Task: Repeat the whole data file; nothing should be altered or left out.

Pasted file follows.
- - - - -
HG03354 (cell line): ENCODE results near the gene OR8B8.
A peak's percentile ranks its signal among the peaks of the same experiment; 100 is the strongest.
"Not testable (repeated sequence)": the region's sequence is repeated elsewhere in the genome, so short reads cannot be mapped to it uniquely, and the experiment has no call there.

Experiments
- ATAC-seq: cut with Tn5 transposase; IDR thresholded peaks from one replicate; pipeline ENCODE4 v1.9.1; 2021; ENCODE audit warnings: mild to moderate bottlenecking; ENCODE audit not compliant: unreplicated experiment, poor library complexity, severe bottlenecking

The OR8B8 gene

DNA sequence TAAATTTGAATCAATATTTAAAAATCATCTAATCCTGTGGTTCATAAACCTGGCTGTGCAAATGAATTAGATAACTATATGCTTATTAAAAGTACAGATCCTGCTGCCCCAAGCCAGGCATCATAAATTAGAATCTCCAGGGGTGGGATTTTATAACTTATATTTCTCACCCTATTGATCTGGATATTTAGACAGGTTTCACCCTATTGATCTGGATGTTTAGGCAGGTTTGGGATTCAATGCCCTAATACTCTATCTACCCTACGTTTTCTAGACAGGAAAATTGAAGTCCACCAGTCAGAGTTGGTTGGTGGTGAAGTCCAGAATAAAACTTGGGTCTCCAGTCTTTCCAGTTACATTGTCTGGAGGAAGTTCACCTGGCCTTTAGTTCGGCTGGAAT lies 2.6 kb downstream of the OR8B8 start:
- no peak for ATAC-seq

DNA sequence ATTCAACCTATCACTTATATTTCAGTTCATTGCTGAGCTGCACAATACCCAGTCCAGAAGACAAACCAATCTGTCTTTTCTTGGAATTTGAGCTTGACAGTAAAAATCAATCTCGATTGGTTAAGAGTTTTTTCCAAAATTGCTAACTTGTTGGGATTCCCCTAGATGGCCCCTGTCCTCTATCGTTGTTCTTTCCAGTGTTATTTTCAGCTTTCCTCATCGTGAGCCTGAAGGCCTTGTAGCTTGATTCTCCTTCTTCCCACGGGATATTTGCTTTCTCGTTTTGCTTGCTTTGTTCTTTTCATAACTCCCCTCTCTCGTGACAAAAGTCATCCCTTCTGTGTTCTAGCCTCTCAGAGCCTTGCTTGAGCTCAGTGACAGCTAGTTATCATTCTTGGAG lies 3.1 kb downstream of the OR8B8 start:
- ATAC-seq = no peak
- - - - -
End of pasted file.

HG03354 (cell line): ENCODE results near the gene OR8B8.
A peak's percentile ranks its signal among the peaks of the same experiment; 100 is the strongest.
"Not testable (repeated sequence)": the region's sequence is repeated elsewhere in the genome, so short reads cannot be mapped to it uniquely, and the experiment has no call there.

Experiments
- ATAC-seq: cut with Tn5 transposase; IDR thresholded peaks from one replicate; pipeline ENCODE4 v1.9.1; 2021; ENCODE audit warnings: mild to moderate bottlenecking; ENCODE audit not compliant: unreplicated experiment, poor library complexity, severe bottlenecking

The OR8B8 gene

DNA sequence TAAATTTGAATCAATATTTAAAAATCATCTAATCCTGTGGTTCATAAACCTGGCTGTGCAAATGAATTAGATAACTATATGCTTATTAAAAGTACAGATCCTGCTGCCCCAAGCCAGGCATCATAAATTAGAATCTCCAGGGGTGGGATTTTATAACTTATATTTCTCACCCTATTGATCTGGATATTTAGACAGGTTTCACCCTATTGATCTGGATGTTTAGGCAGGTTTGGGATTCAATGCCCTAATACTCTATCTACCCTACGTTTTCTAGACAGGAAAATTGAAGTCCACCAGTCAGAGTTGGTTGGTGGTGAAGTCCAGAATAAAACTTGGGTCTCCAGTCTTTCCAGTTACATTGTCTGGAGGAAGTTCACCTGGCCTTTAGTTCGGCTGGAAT lies 2.6 kb downstream of the OR8B8 start:
- no peak for ATAC-seq

DNA sequence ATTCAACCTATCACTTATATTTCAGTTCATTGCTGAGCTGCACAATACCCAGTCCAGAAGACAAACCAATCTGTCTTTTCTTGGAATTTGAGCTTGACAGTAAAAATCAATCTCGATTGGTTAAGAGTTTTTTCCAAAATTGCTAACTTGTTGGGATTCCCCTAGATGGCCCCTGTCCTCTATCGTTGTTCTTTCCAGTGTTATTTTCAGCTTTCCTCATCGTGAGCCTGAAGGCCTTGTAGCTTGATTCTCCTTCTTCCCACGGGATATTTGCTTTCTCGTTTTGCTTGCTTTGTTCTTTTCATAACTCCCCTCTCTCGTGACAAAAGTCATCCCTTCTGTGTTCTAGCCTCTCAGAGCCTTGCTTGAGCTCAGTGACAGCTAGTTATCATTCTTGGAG lies 3.1 kb downstream of the OR8B8 start:
- ATAC-seq = no peak